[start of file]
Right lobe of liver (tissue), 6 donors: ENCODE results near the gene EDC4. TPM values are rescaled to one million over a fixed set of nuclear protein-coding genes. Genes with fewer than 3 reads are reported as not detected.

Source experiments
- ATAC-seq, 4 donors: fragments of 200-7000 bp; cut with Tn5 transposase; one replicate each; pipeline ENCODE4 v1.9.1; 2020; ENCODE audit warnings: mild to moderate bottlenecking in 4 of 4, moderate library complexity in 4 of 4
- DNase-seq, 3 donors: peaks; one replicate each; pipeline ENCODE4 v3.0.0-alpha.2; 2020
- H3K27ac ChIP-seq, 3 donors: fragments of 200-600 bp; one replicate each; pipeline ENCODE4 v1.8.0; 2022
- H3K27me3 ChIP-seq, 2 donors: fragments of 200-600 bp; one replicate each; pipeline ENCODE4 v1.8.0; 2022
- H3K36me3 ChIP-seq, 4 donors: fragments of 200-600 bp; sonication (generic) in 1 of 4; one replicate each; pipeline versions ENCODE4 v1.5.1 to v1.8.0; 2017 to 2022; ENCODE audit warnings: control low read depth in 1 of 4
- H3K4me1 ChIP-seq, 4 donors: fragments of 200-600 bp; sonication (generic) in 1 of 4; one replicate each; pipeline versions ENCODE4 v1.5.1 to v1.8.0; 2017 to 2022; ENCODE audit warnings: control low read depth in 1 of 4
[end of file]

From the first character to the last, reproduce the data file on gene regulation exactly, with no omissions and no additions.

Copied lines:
Right lobe of liver (tissue), 6 donors: ENCODE results near the gene EDC4. TPM values are rescaled to one million over a fixed set of nuclear protein-coding genes. Genes with fewer than 3 reads are reported as not detected.

Source experiments
- ATAC-seq, 4 donors: fragments of 200-7000 bp; cut with Tn5 transposase; one replicate each; pipeline ENCODE4 v1.9.1; 2020; ENCODE audit warnings: mild to moderate bottlenecking in 4 of 4, moderate library complexity in 4 of 4
- DNase-seq, 3 donors: peaks; one replicate each; pipeline ENCODE4 v3.0.0-alpha.2; 2020
- H3K27ac ChIP-seq, 3 donors: fragments of 200-600 bp; one replicate each; pipeline ENCODE4 v1.8.0; 2022
- H3K27me3 ChIP-seq, 2 donors: fragments of 200-600 bp; one replicate each; pipeline ENCODE4 v1.8.0; 2022
- H3K36me3 ChIP-seq, 4 donors: fragments of 200-600 bp; sonication (generic) in 1 of 4; one replicate each; pipeline versions ENCODE4 v1.5.1 to v1.8.0; 2017 to 2022; ENCODE audit warnings: control low read depth in 1 of 4
- H3K4me1 ChIP-seq, 4 donors: fragments of 200-600 bp; sonication (generic) in 1 of 4; one replicate each; pipeline versions ENCODE4 v1.5.1 to v1.8.0; 2017 to 2022; ENCODE audit warnings: control low read depth in 1 of 4